Morocco's King Mohammed VI addresses the nation Friday when he will unveil reform proposals likely to include curbs on his wide-ranging powers after months of demonstrations to demand change.
The king's televised speech will begin at 9:00 pm (2000 GMT), the palace announced Thursday, without specifying the topic.
The address comes a week after the king was handed proposals from a commission he appointed in March to draw up constitutional reforms after the nationwide demonstrations inspired by other popular uprisings sweeping the Arab world.
An official said on condition of anonymity that Mohammed VI would use his speech to outline the proposed amendments, expected to be put to a national referendum early next month.
"The king is going to present the broad lines of the constitutional revision which has been submitted to political parties and will be made public after the speech," he said Thursday.
He "will also call for a 'yes' vote for the plan to revise the current constitution," the source told AFP.
The 47-year-old monarch, who took over in 1999, holds virtually all power in the Muslim north African country, and he is also its top religious authority as the Commander of the Faithful.
He announced on March 9, just weeks after the first protests in Morocco following others in the region, that he was prepared to allow major reforms, appointing the commission to propose changes.
The keenly awaited reforms are expected to transform the kingdom's political system into a constitutional monarchy, as demanded by the February 20 Movement named after the date of its first nationwide pro-reform protests.
The youth-led group has brought thousands of people onto the streets in unprecedented calls for change, on the back of uprisings that toppled the autocratic rulers of Tunisia and Egypt in January and February.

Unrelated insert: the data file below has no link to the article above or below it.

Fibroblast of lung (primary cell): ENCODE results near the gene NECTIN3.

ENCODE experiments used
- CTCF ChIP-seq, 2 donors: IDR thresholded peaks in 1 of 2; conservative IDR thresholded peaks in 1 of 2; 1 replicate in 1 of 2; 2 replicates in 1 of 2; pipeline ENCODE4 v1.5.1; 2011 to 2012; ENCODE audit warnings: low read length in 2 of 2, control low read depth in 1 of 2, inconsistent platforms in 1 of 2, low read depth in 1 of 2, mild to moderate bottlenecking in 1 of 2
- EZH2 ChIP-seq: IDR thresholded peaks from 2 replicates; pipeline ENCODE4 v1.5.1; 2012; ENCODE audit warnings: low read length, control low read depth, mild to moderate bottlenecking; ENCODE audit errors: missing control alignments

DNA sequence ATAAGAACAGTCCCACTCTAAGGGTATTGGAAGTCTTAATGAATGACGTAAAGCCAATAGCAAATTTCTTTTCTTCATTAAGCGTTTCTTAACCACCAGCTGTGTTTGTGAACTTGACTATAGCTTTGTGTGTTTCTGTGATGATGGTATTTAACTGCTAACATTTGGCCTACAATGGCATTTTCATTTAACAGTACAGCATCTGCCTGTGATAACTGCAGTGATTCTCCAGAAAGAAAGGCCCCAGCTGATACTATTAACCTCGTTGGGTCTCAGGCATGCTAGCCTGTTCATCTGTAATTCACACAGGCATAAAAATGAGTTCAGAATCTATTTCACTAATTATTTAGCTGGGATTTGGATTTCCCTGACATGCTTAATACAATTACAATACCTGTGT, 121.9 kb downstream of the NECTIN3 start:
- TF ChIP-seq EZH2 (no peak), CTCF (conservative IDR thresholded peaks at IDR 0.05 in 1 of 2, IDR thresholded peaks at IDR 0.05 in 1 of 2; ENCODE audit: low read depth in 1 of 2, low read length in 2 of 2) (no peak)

A commission member told AFP the proposals include a major transfer of powers from the king to the prime minister and the independence of the judiciary.
The proposals also say Islam would remain the state religion but freedom of belief would be guaranteed, a step that could meet with resistance from Islamists.
Some have called for the prime minister to take over as the head of the government's executive branch.
The February 20 Movement wants political responsibility to be handed out at the ballot box and not by the king, as well as control of the security forces and respect of individual freedoms, Rabat branch member Aba Dila told AFP on Thursday.
"It is normal that these reforms would be keenly awaited: between the royal speech of March 9, during which he promised change, and today, three months have passed without a single significant political act," said analyst Pierre Vermeren.
"It is a big event for Morocco," said Lahcen Daoudi, president of the Islamist opposition group Justice and Development. "It is like a plane coming out an area of turbulence," he said.